Joseph Lippard and Vaughn Medeiros filed the original complaint in the Superior Court of California County of Sonoma on March 17. They both worked at G & C as automotive technicians at the company’s Santa Rosa location.
Since then, an additional five former G & C workers have joined the case, all alleging they were misclassified as independent contractors: Phil Bill, Jeff Edwards, Luis Mata, Jose Sanchez and Scott Steiner.
According to the complaint, “Unlawful and unfair business practices included the failure to pay earned wages including overtime wages; the imposition of paycheck deductions and paybacks to Defendant from its workers for routine and ordinary business expenses for its automotive technicians’ shop space, equipment and other overhead costs.”
“The case is essentially challenging G&C’s long-standing practice of misclassifying all of their autotechs, the guys who do the body repair work and painting, as independent contractors under the law,” said Jeffrey Beeson of Beeson Terhorst in Santa Rosa, CA, who is the lead attorney for the plaintiffs. “Our position is that they should be classified as employees.”
When they were hired, Beeson said his plaintiffs were told they could set up their own businesses; however, their lawyer said there was nothing closely resembling an independent business.
“All of the economic realties of the plaintiff’s working relationship with G & C and their continued, ongoing dependence on G & C Auto Body as their sole source of income, demonstrated an employment relationship,” said Beeson.
According to the complaint, the plaintiffs only provided automotive repairs for G&C customers, had virtually no contact with them and had no customers of their own.
“This is completely contrary to G&C Auto Body’s fiction that plaintiffs ‘ran their own business.’ They had no customers other than those of G&C Auto Body and when they brought in a customer, G&C Auto Body made the assignment of the work, set the labor rate and amount to be charged and collected the payment from that customer. In short all customers were G&C Auto Body customers,” the lawsuit states.
"In addition, Beeson said the shop purchased and supplied all of the parts, materials and supplies used in their work, determined which part would be installed on a customer’s car and controlled the details on how the work was performed and when it was completed.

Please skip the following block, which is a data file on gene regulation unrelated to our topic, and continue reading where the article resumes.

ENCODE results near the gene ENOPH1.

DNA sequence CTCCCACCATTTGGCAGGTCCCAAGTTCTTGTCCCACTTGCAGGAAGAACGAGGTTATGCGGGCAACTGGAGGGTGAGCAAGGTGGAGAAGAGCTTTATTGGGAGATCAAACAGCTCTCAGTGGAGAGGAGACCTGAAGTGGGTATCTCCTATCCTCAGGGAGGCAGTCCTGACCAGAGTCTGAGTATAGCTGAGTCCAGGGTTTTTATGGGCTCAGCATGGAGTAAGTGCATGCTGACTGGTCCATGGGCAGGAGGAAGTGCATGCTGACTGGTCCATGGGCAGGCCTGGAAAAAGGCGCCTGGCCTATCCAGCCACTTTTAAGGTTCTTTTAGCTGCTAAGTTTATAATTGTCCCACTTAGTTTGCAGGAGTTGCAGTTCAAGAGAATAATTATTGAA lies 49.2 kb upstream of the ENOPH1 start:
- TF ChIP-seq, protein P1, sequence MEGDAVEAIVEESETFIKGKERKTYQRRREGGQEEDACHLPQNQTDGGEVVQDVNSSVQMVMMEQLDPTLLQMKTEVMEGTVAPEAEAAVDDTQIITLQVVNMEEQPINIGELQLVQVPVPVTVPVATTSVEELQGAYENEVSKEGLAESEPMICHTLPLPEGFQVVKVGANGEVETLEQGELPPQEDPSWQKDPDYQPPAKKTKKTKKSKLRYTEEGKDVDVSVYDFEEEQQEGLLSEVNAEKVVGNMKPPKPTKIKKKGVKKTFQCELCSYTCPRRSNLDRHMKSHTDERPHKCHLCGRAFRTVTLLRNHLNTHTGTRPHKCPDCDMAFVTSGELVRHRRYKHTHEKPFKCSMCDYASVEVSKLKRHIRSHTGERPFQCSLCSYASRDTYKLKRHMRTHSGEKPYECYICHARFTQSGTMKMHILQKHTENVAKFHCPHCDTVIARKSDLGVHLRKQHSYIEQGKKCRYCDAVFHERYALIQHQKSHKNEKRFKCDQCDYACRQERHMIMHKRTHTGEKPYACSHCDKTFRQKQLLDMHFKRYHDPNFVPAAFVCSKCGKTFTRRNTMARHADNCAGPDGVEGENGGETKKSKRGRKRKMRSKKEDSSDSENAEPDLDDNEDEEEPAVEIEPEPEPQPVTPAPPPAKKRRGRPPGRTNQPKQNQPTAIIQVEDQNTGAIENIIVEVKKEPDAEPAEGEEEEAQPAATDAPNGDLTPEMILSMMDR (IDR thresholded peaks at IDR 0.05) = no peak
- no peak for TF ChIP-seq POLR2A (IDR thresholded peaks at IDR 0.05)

“Even though G&C required the plaintiffs pay weekly ‘rent’ for their work stall, G & C prohibited the plaintiffs from performing work for customers other than G & C customers at their workspace at the G & C shop,” said Beeson.
The plaintiffs allege that “G&C Auto Body created an elaborate fiction in order to convince the employees they were independent contractors.”
Although Lippard and Medeiros acknowledge signing documents saying they were independent contractors, they say they were in fact standardized forms used by the defendant when hiring auto body repair technicians.
“…these statements were belied by actual practice,” the complaint states. “In fact, these statements were but thin veneers designed to gain advantage over the worker and gain a significant competitive advantage over other auto body repair shops.”
Beeson said that as far as they have determined, G & C is the only repair facility in the area that classifies their technicians and painters as independent contractors. Founded by Gene Crozat in 1972, the family-owned and operated business has nine auto repair facilities in Northern California; Fairfield, Novato, Petaluma, Rohnert Park, San Rafael, Santa Rosa, Ukiah, Vacaville and Windsor.
“No one else does it like G & C and its practices are contrary to industry practice,” he said.
The plaintiffs claim that the “Defendant intentionally and unlawfully misclassified its automotive repair technicians performing auto body repairs as independent contractors to evade its obligations under California’s employment laws.”
According to California Labor Code, any person rendering services for another is an employee. Labor Code 3351 states that an employee is “every person in the service of an employer under any appointment or contract of hire or apprenticeship, expressed or implied, oral or written, whether lawfully or unlawfully employed.”